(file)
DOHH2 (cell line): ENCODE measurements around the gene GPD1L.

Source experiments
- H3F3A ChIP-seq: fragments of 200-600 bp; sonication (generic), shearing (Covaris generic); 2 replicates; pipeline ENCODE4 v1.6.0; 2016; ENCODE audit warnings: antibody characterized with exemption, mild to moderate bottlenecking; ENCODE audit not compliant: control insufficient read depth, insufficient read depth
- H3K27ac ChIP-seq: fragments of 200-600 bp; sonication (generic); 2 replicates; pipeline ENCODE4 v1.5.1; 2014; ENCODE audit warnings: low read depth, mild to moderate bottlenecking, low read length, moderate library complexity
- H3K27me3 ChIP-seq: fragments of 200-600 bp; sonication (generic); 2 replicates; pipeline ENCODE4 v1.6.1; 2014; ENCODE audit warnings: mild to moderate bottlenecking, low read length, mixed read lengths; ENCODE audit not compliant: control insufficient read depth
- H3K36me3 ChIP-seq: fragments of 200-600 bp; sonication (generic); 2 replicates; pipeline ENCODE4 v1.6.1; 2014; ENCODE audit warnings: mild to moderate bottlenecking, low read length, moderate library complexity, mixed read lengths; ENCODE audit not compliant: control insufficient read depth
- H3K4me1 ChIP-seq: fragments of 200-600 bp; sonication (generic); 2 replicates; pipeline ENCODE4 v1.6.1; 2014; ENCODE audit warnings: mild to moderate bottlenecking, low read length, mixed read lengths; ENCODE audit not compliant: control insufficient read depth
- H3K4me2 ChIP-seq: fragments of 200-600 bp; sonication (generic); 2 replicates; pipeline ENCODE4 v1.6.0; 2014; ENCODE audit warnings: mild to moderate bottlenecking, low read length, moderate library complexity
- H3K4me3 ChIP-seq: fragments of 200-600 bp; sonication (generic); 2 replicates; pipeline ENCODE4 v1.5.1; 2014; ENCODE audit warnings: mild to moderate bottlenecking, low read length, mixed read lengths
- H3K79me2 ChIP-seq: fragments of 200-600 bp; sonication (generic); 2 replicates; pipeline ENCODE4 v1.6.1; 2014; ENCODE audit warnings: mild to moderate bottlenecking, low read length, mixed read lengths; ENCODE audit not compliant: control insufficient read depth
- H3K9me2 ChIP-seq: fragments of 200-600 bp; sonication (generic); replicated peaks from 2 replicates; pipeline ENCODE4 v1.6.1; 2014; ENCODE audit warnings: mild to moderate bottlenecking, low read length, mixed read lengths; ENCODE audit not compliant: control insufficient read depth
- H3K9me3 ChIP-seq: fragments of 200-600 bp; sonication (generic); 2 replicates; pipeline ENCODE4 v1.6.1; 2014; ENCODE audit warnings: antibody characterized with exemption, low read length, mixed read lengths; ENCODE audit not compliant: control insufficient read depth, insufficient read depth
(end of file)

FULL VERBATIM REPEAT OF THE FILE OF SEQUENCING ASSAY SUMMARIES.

DOHH2 (cell line): ENCODE measurements around the gene GPD1L.

Source experiments
- H3F3A ChIP-seq: fragments of 200-600 bp; sonication (generic), shearing (Covaris generic); 2 replicates; pipeline ENCODE4 v1.6.0; 2016; ENCODE audit warnings: antibody characterized with exemption, mild to moderate bottlenecking; ENCODE audit not compliant: control insufficient read depth, insufficient read depth
- H3K27ac ChIP-seq: fragments of 200-600 bp; sonication (generic); 2 replicates; pipeline ENCODE4 v1.5.1; 2014; ENCODE audit warnings: low read depth, mild to moderate bottlenecking, low read length, moderate library complexity
- H3K27me3 ChIP-seq: fragments of 200-600 bp; sonication (generic); 2 replicates; pipeline ENCODE4 v1.6.1; 2014; ENCODE audit warnings: mild to moderate bottlenecking, low read length, mixed read lengths; ENCODE audit not compliant: control insufficient read depth
- H3K36me3 ChIP-seq: fragments of 200-600 bp; sonication (generic); 2 replicates; pipeline ENCODE4 v1.6.1; 2014; ENCODE audit warnings: mild to moderate bottlenecking, low read length, moderate library complexity, mixed read lengths; ENCODE audit not compliant: control insufficient read depth
- H3K4me1 ChIP-seq: fragments of 200-600 bp; sonication (generic); 2 replicates; pipeline ENCODE4 v1.6.1; 2014; ENCODE audit warnings: mild to moderate bottlenecking, low read length, mixed read lengths; ENCODE audit not compliant: control insufficient read depth
- H3K4me2 ChIP-seq: fragments of 200-600 bp; sonication (generic); 2 replicates; pipeline ENCODE4 v1.6.0; 2014; ENCODE audit warnings: mild to moderate bottlenecking, low read length, moderate library complexity
- H3K4me3 ChIP-seq: fragments of 200-600 bp; sonication (generic); 2 replicates; pipeline ENCODE4 v1.5.1; 2014; ENCODE audit warnings: mild to moderate bottlenecking, low read length, mixed read lengths
- H3K79me2 ChIP-seq: fragments of 200-600 bp; sonication (generic); 2 replicates; pipeline ENCODE4 v1.6.1; 2014; ENCODE audit warnings: mild to moderate bottlenecking, low read length, mixed read lengths; ENCODE audit not compliant: control insufficient read depth
- H3K9me2 ChIP-seq: fragments of 200-600 bp; sonication (generic); replicated peaks from 2 replicates; pipeline ENCODE4 v1.6.1; 2014; ENCODE audit warnings: mild to moderate bottlenecking, low read length, mixed read lengths; ENCODE audit not compliant: control insufficient read depth
- H3K9me3 ChIP-seq: fragments of 200-600 bp; sonication (generic); 2 replicates; pipeline ENCODE4 v1.6.1; 2014; ENCODE audit warnings: antibody characterized with exemption, low read length, mixed read lengths; ENCODE audit not compliant: control insufficient read depth, insufficient read depth